The poem describes Gawain’s armor in detail. He carries a red shield that has a pentangle painted on its front. The pentangle is a token of truth. Each of the five points are linked and locked with the next, forming what is called the endless knot. The pentangle is a symbol that Gawain is faultless in his five senses, never found to fail in his five fingers, faithful to the five wounds that Christ received on the cross, strengthened by the five joys that the Virgin Mary had in Jesus (The Annunciation, Nativity, Resurrection, Ascension, and Assumption), and possesses brotherly love, pure mind and manners, and compassion most precious. The inside of the shield is adorned with an image of the Virgin Mary to make sure that Gawain never loses heart.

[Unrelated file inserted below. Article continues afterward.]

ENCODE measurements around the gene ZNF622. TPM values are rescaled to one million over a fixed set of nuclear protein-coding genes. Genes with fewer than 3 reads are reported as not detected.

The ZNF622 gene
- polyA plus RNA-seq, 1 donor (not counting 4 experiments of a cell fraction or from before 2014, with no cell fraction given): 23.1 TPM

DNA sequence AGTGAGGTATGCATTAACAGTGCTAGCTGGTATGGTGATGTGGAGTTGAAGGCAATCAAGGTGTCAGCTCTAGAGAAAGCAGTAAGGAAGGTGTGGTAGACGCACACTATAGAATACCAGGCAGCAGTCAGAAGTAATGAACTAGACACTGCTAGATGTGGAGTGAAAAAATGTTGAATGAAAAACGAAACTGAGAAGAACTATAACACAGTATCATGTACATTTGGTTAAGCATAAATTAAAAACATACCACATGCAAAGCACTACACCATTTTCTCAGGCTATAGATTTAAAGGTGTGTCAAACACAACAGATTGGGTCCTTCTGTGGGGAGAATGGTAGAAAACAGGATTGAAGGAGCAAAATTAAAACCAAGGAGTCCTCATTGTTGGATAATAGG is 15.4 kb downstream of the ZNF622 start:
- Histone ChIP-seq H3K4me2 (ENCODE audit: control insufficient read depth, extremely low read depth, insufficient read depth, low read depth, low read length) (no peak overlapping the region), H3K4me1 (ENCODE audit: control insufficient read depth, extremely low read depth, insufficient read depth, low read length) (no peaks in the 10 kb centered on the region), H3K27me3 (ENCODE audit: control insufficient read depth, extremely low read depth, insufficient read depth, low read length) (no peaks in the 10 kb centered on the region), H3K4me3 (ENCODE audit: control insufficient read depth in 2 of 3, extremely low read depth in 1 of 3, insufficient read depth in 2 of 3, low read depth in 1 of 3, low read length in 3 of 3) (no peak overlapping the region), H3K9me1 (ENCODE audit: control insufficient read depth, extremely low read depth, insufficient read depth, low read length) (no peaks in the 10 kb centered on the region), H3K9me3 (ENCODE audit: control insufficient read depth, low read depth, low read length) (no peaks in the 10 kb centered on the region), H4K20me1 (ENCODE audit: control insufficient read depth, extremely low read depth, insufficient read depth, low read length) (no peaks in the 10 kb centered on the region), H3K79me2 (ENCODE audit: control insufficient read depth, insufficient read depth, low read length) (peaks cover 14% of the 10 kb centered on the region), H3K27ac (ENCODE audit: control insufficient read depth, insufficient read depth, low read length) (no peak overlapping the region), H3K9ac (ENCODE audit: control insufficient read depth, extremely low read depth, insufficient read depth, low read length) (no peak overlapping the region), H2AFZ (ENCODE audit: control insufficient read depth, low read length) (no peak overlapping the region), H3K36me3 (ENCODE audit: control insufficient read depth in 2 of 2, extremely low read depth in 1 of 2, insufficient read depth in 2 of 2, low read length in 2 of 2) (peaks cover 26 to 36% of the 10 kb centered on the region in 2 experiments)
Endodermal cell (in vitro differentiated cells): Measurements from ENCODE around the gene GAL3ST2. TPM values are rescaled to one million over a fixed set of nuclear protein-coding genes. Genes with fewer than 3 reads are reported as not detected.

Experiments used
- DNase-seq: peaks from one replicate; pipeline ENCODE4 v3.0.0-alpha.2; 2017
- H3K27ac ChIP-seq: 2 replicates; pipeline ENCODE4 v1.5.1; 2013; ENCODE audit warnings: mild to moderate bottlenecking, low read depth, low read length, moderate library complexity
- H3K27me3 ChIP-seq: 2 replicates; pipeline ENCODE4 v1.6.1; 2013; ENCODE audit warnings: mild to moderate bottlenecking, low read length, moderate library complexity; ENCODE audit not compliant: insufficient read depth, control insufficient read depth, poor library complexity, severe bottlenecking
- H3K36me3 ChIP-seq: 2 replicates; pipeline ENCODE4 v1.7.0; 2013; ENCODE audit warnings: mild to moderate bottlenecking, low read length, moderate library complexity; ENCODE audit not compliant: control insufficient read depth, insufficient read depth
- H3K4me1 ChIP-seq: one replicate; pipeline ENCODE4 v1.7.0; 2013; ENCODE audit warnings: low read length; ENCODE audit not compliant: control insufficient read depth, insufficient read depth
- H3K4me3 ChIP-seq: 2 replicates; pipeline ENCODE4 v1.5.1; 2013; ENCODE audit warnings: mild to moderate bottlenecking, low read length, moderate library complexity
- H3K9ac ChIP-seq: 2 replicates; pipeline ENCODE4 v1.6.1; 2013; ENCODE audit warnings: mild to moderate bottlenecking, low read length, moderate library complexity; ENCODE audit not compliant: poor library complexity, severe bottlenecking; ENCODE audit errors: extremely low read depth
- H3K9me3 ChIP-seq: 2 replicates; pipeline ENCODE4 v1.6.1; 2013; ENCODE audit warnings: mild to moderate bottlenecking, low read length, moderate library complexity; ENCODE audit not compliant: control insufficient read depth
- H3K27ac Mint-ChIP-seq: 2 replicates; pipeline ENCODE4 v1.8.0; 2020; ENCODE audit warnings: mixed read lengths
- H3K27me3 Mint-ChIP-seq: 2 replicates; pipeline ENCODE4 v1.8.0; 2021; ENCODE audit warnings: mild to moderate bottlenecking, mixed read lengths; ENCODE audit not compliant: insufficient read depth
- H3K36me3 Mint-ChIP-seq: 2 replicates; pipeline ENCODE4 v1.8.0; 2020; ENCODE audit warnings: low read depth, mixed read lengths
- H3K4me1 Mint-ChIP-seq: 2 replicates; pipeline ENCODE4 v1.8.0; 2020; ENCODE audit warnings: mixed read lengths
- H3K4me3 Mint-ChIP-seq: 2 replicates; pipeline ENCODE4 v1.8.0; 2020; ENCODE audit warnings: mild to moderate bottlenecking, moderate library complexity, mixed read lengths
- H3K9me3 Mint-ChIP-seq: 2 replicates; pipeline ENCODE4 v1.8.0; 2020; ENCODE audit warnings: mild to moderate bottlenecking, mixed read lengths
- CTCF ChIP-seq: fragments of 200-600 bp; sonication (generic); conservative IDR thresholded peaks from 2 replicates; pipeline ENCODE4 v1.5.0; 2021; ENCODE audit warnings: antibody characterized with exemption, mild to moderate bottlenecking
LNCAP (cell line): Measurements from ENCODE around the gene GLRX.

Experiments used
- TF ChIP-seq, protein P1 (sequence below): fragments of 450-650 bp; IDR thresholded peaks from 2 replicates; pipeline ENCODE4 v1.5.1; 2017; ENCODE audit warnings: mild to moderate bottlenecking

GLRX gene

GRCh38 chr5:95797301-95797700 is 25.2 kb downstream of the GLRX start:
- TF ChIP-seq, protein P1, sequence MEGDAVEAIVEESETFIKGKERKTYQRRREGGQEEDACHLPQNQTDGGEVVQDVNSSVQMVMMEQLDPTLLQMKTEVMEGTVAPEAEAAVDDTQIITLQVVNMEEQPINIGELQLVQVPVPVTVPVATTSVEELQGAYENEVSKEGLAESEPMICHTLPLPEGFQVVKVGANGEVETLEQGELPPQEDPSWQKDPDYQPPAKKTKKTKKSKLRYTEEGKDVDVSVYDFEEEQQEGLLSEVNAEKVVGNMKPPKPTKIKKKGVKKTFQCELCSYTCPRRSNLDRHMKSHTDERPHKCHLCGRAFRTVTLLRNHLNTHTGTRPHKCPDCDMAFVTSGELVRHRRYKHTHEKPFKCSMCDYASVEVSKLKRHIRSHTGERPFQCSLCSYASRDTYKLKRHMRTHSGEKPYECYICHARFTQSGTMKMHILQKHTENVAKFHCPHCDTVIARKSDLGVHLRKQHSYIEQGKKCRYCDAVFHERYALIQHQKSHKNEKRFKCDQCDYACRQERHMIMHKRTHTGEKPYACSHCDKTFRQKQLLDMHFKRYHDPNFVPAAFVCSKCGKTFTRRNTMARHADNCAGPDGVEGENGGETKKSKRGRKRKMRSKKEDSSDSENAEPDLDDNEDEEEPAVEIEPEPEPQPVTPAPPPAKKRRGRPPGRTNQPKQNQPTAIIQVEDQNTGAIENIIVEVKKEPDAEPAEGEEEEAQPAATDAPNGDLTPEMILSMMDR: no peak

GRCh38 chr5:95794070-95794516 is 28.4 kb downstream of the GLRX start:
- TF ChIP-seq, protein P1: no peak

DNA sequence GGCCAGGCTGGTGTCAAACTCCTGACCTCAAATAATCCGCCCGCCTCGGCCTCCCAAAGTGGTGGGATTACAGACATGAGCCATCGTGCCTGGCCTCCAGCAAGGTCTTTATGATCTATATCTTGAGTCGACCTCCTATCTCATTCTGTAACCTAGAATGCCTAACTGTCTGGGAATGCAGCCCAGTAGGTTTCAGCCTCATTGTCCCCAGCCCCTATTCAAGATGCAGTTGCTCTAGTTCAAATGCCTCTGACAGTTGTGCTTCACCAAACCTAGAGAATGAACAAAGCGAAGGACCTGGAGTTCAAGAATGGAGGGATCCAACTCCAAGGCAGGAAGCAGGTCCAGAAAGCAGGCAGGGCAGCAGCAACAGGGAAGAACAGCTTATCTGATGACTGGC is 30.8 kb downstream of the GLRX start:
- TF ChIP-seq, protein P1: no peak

Long before the narrator of Sir Gawain and the Green Knight placed the pentangle on the shield of “that peerless prince,” it was an object of importance, and has enjoyed a place in the philosophical and theological forums of many cultures. The earliest found depiction of the pentangle, located on a piece of pottery found in the ruins of the ancient city of Ur, dates back to around 900 BCE, placing it well within the early Babylonian period (Stone, 135). The Pythagoreans where fascinated by its mathematical and geometrical implications and spent much of the 3rd 4th and 5th centuries BCE trying to unlock its mysteries. In fact, most all Greek geometry, mathematics, and architecture are based on the perfect harmony found in the pentangle. The neo-Platonists and the Gnostics could not resist the call of the pentangle, and tied many of their studies and mysteries to this eminent symbol. However, the pentangle gained its most prominent state in the Middle Ages when Christianly and Islam adopted this symbol as a major part of their religions, both using it as a symbol of harmony, virtue, and idealism (Hulbert, 722).